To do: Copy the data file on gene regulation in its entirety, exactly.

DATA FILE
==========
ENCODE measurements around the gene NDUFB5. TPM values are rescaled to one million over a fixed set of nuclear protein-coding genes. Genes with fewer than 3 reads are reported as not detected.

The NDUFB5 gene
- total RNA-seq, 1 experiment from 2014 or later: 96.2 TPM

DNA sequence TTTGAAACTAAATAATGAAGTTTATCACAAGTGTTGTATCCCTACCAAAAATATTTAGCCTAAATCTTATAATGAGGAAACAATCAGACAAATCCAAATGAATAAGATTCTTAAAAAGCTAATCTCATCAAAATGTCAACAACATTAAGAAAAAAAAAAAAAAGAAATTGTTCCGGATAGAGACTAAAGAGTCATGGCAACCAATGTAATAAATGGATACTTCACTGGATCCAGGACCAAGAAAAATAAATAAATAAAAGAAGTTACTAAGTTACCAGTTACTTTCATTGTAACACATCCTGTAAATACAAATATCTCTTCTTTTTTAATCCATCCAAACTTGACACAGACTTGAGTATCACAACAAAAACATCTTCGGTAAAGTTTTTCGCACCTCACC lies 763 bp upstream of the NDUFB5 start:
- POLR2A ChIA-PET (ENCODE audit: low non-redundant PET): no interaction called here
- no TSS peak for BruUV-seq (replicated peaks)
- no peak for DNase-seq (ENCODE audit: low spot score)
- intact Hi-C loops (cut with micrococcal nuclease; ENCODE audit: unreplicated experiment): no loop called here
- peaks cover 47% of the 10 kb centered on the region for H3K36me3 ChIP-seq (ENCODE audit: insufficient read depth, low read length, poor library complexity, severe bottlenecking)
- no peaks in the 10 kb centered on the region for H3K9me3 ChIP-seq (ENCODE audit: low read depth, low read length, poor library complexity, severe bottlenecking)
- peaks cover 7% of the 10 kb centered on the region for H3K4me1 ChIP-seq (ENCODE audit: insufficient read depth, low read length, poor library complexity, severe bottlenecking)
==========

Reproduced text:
ENCODE measurements around the gene NDUFB5. TPM values are rescaled to one million over a fixed set of nuclear protein-coding genes. Genes with fewer than 3 reads are reported as not detected.

The NDUFB5 gene
- total RNA-seq, 1 experiment from 2014 or later: 96.2 TPM

DNA sequence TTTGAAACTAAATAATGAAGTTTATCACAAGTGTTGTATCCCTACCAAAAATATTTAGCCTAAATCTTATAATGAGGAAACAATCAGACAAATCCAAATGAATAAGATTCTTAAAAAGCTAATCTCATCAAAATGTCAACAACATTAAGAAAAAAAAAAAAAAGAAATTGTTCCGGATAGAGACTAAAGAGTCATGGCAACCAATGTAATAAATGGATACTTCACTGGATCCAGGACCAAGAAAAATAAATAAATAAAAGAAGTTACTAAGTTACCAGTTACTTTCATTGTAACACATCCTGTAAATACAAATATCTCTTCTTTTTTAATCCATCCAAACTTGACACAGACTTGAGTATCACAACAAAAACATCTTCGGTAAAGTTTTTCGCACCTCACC lies 763 bp upstream of the NDUFB5 start:
- POLR2A ChIA-PET (ENCODE audit: low non-redundant PET): no interaction called here
- no TSS peak for BruUV-seq (replicated peaks)
- no peak for DNase-seq (ENCODE audit: low spot score)
- intact Hi-C loops (cut with micrococcal nuclease; ENCODE audit: unreplicated experiment): no loop called here
- peaks cover 47% of the 10 kb centered on the region for H3K36me3 ChIP-seq (ENCODE audit: insufficient read depth, low read length, poor library complexity, severe bottlenecking)
- no peaks in the 10 kb centered on the region for H3K9me3 ChIP-seq (ENCODE audit: low read depth, low read length, poor library complexity, severe bottlenecking)
- peaks cover 7% of the 10 kb centered on the region for H3K4me1 ChIP-seq (ENCODE audit: insufficient read depth, low read length, poor library complexity, severe bottlenecking)